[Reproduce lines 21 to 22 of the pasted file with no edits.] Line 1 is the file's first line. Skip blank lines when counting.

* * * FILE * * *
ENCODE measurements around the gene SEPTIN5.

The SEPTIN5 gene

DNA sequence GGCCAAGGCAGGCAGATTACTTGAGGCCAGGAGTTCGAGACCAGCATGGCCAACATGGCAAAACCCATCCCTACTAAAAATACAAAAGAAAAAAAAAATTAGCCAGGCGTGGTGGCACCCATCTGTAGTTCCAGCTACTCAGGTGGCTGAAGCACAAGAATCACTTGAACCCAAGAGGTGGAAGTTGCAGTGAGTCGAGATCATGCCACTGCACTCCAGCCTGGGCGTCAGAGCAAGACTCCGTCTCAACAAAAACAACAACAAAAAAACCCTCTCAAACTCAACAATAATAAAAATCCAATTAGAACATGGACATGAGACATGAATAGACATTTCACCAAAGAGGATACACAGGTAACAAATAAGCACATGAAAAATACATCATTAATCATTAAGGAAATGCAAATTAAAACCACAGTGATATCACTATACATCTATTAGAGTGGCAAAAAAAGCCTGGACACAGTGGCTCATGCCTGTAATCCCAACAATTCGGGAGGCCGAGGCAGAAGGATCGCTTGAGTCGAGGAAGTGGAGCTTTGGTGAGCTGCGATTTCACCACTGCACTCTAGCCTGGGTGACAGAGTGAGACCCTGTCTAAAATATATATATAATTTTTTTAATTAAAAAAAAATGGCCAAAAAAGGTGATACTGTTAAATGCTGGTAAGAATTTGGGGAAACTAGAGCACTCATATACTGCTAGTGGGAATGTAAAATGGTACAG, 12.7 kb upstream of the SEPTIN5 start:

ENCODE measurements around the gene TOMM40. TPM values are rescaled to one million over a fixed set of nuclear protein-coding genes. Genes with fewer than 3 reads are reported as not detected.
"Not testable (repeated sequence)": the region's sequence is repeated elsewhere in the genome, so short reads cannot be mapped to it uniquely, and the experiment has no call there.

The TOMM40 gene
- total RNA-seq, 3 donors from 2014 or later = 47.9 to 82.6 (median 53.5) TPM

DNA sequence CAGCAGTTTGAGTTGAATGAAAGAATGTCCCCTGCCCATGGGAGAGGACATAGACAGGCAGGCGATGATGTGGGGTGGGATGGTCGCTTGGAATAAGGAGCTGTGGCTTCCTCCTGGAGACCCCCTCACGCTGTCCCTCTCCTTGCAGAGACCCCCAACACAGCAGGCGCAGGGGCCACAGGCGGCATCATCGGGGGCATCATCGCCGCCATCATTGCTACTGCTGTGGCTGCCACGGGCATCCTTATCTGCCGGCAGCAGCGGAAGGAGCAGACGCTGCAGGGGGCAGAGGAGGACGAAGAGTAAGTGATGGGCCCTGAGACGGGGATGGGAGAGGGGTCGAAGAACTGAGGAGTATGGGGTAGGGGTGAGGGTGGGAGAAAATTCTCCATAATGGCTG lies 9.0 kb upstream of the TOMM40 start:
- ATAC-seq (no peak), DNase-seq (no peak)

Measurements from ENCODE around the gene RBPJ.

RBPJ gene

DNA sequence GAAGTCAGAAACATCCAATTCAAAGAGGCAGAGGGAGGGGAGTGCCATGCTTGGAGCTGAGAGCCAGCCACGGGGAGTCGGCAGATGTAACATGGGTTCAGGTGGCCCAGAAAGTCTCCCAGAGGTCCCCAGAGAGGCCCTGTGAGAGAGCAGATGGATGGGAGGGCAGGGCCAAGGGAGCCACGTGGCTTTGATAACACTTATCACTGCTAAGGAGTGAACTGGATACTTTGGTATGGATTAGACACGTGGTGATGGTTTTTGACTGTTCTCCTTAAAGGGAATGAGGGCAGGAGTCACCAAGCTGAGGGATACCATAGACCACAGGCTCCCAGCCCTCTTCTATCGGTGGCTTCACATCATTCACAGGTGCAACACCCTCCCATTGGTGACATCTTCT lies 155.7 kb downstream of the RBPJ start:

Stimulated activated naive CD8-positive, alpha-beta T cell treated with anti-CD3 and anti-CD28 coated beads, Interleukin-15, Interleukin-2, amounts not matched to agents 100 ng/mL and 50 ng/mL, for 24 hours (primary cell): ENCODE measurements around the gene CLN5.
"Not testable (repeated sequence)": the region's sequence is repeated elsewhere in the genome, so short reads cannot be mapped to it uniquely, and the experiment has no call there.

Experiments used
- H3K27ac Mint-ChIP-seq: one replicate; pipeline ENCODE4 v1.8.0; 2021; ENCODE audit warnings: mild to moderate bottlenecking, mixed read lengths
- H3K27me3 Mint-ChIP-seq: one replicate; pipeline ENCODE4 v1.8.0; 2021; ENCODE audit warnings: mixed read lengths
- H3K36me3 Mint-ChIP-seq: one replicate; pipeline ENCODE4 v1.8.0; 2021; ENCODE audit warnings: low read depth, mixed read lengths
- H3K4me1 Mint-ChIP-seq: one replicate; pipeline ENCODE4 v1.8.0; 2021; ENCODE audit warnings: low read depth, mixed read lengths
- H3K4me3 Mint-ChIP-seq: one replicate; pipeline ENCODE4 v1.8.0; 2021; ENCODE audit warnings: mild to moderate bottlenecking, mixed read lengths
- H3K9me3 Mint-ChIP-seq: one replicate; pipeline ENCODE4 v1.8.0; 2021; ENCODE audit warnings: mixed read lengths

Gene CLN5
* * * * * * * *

- H3K9me3 Mint-ChIP-seq: one replicate; pipeline ENCODE4 v1.8.0; 2021; ENCODE audit warnings: mixed read lengths

Gene CLN5